Although the smallest of the nine provinces, Gauteng is the powerhouse of South Africa and the heart of its commercial business and industrial sectors. Gauteng represents the highest per-capita income level in the country. It is also the financial-services capital of Africa. More than 70 foreign banks have their head offices here, as do at least the same number of South African banks, stockbrokers and insurance giants. The province blends cultures, colours and first-- and third-world traditions in a spirited mix that is flavoured by many foreign influences. Most overseas visitors enter South Africa via OR Tambo International Airport (formerly Johannesburg International Airport). Johannesburg, nicknamed ‘Egoli’ (Place of Gold), is the capital of the province and a city of contrasts. Mine-dumps and headgear stand proud as symbols of its rich past, while modern architecture rubs shoulders with examples of 19th-century engineering prowess. Gleaming skyscrapers contrast with Indian bazaars and African muti (medicine) shops, where traditional healers dispense advice and traditional medicine. The busy streets ring out with the calls of fruitsellers and street vendors. An exciting blend of ethnic and western art and cultural activities is¨reflected in theatres and open-air arenas throughout the city. South of Johannesburg is Soweto, developed as a township for black people under the apartheid system. Most of the struggle against apartheid was fought in and from Soweto, which is estimated to be inhabited by over two million people. Soweto is a city of enterprise and cultural interaction. It is a popular tourist destination with sites such as Kliptown, where the Freedom Charter was drawn up; the home of former President Nelson Mandela; the Hector Petersen Memorial site; and restaurantsand shopping malls. It boasts one of the largest hospitals on the continent, the Chris Hani-Baragwanath Hospital. Some 50 km north of Johannesburg lies Pretoria, dominated by government services and the diplomatic corps of foreign representatives in the country. Pretoria, also known as the ‘Jacaranda City’, is renowned for its colourful gardens, shrubs and trees, particularly beautiful in spring when some 50 000 jacaranda trees envelop the avenues in mauve. The city developed at a more sedate pace than Johannesburg, and town planners had the foresight to include an abundance of open space. Pretoria has more than 100 parks, including bird sanctuaries and nature reserves. An air of history pervades much of central Pretoria, especially Church Square, around which the city has grown. Many buildings of historical and architectural importance have been retained or restored to their former splendour. The industrial area of Rosslyn and the townships of Soshanguve and GaRankuwa are situated north of Pretoria. Cullinan, known for its diamonds, lies to the east. Other important Gauteng towns include Krugersdorp and Roodepoort on the West Rand, and Germiston, Springs, Boksburg, Benoni, Brakpan and Kempton Park on the East Rand. Vanderbijlpark and Vereeniging in the south of the province are major industrial centres, while Heidelberg, Nigel and Bronkhorstspruit to the east are of agricultural importance. Although the province is highly urbanised and industrialised, it contains wetlands of international importance, such as Blesbokspruit near Springs.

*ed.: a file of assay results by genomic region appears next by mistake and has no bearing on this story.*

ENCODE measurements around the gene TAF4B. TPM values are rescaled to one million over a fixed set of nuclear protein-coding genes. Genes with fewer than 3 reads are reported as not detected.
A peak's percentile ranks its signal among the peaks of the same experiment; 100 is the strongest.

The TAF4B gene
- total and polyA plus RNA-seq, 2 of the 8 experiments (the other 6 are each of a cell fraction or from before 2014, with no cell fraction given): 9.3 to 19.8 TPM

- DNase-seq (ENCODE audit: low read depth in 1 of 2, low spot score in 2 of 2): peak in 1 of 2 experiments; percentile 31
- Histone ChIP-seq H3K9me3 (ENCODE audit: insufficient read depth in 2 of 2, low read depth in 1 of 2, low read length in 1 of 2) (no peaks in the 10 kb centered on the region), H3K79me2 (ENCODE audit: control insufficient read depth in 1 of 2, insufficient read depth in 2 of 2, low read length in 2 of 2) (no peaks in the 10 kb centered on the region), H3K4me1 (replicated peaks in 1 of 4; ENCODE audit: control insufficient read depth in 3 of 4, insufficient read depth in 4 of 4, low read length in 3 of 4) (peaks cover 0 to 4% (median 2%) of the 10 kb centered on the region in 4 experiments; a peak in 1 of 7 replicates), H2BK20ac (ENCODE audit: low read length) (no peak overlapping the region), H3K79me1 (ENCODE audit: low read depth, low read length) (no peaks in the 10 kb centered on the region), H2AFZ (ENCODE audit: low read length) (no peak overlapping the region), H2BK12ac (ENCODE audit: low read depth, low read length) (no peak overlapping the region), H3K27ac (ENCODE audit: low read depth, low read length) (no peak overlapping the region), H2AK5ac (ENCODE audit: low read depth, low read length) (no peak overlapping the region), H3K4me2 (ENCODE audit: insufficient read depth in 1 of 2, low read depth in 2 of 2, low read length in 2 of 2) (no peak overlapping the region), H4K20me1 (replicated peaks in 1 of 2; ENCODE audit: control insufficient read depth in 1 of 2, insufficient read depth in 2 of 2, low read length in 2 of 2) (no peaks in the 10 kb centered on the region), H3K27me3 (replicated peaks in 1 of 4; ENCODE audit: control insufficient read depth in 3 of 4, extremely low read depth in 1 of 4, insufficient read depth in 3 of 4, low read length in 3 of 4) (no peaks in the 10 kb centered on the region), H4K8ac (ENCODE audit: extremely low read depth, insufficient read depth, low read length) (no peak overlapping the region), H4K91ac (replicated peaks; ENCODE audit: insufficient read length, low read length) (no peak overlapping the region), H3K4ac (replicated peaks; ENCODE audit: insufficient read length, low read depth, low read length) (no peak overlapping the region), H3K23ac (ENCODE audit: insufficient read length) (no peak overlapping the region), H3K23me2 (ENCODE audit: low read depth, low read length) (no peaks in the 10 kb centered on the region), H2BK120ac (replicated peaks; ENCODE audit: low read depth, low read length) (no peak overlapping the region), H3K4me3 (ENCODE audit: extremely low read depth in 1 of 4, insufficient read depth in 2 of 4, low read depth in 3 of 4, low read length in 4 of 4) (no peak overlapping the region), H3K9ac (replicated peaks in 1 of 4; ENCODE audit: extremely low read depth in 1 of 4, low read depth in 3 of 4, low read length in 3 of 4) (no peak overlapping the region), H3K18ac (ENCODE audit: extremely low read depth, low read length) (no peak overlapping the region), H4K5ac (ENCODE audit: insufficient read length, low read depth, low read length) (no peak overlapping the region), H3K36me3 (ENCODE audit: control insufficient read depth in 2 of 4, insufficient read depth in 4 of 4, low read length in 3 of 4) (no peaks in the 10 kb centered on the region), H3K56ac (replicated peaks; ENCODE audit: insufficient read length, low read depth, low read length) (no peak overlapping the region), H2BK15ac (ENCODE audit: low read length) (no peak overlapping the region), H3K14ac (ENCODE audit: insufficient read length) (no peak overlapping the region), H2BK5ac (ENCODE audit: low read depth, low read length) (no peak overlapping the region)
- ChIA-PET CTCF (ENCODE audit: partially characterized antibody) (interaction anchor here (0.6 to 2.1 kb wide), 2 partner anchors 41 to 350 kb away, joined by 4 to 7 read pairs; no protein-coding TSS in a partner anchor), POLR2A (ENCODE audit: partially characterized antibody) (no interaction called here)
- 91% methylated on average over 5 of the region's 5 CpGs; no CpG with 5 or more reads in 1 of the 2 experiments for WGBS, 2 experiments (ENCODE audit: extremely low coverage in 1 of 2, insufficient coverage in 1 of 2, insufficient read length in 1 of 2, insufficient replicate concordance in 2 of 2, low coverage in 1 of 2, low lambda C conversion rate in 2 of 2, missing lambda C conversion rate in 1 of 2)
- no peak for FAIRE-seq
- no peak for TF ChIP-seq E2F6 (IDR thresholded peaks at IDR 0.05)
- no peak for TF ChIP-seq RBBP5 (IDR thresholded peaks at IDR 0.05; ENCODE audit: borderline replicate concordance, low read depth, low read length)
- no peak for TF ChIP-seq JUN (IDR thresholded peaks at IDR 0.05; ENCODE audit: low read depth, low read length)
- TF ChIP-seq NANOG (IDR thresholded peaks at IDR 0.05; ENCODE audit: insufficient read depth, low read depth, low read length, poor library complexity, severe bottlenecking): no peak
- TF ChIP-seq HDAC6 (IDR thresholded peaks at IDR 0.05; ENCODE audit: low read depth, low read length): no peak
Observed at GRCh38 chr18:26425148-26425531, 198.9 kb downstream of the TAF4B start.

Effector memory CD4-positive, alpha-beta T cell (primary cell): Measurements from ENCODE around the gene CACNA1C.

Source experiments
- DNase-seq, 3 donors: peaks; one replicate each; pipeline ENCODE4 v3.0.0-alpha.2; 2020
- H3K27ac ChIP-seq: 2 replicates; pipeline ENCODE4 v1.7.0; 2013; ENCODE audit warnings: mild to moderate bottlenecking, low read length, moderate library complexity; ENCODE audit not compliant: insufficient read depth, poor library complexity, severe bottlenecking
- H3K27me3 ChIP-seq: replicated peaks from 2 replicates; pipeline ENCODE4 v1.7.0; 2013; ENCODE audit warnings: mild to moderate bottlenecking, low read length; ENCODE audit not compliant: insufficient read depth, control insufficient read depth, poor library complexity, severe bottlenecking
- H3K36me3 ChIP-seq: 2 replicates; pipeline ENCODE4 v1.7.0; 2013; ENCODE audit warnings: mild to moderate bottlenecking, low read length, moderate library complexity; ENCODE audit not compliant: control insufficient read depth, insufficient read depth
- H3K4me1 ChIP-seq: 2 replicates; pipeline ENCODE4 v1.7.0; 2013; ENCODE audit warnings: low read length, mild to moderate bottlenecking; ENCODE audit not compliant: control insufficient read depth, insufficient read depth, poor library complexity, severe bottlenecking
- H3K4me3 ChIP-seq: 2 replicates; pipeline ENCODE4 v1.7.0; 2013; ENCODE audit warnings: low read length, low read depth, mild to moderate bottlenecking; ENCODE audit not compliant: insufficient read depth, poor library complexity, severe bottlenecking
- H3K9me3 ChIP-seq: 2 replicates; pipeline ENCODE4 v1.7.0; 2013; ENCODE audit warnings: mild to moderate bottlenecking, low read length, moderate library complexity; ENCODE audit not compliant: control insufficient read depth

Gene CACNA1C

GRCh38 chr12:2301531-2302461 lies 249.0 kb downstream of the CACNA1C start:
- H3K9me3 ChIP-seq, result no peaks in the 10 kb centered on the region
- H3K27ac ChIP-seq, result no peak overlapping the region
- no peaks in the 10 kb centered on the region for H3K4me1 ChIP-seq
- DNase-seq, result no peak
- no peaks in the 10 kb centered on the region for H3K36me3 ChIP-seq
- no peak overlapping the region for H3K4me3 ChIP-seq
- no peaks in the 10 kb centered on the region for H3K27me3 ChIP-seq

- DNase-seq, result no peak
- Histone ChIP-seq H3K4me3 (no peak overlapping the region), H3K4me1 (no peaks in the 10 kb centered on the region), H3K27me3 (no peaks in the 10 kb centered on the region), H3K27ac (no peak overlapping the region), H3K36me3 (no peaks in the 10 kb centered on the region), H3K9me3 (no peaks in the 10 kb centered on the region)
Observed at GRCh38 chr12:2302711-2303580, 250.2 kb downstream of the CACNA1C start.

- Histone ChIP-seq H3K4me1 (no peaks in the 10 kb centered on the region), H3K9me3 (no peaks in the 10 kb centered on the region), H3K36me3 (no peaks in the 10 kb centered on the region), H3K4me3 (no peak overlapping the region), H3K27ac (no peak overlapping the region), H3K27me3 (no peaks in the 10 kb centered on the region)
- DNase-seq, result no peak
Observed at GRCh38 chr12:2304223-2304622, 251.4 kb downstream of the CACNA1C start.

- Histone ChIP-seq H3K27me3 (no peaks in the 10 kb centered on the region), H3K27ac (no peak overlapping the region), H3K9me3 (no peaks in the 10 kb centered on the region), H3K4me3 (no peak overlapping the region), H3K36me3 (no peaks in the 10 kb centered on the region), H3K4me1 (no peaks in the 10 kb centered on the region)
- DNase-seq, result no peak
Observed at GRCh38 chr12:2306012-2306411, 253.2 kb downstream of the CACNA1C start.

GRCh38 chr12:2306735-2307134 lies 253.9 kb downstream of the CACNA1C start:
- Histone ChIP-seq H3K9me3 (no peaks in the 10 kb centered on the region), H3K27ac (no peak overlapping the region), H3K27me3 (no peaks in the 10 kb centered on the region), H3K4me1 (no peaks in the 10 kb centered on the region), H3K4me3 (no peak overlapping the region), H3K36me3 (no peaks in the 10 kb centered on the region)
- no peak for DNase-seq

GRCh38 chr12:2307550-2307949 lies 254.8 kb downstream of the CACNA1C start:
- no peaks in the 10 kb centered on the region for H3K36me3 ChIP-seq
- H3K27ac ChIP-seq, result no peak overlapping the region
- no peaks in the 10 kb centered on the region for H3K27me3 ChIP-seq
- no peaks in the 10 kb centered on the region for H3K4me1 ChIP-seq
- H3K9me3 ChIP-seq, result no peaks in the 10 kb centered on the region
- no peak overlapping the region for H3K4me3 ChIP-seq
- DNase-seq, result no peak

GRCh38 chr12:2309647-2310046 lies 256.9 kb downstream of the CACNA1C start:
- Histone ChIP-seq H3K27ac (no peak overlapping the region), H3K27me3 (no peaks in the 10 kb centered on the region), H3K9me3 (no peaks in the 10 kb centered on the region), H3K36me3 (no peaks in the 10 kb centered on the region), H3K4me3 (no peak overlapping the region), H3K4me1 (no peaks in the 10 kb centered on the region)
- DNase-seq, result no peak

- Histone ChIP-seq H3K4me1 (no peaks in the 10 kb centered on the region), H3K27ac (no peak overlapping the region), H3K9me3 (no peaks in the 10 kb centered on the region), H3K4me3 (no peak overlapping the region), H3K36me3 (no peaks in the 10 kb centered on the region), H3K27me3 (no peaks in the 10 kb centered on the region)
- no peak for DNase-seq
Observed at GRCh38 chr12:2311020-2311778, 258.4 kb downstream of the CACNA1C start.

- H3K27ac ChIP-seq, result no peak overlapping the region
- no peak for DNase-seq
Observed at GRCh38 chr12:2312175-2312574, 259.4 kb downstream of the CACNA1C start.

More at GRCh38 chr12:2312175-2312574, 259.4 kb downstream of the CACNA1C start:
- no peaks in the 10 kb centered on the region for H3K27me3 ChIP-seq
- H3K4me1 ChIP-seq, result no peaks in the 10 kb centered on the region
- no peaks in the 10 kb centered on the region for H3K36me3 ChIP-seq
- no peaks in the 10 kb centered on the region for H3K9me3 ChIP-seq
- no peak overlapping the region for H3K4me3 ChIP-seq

"Jacaranda City" - Pretoria
Burgers Park - Pretoria´s oldest park
Kruger House Museum
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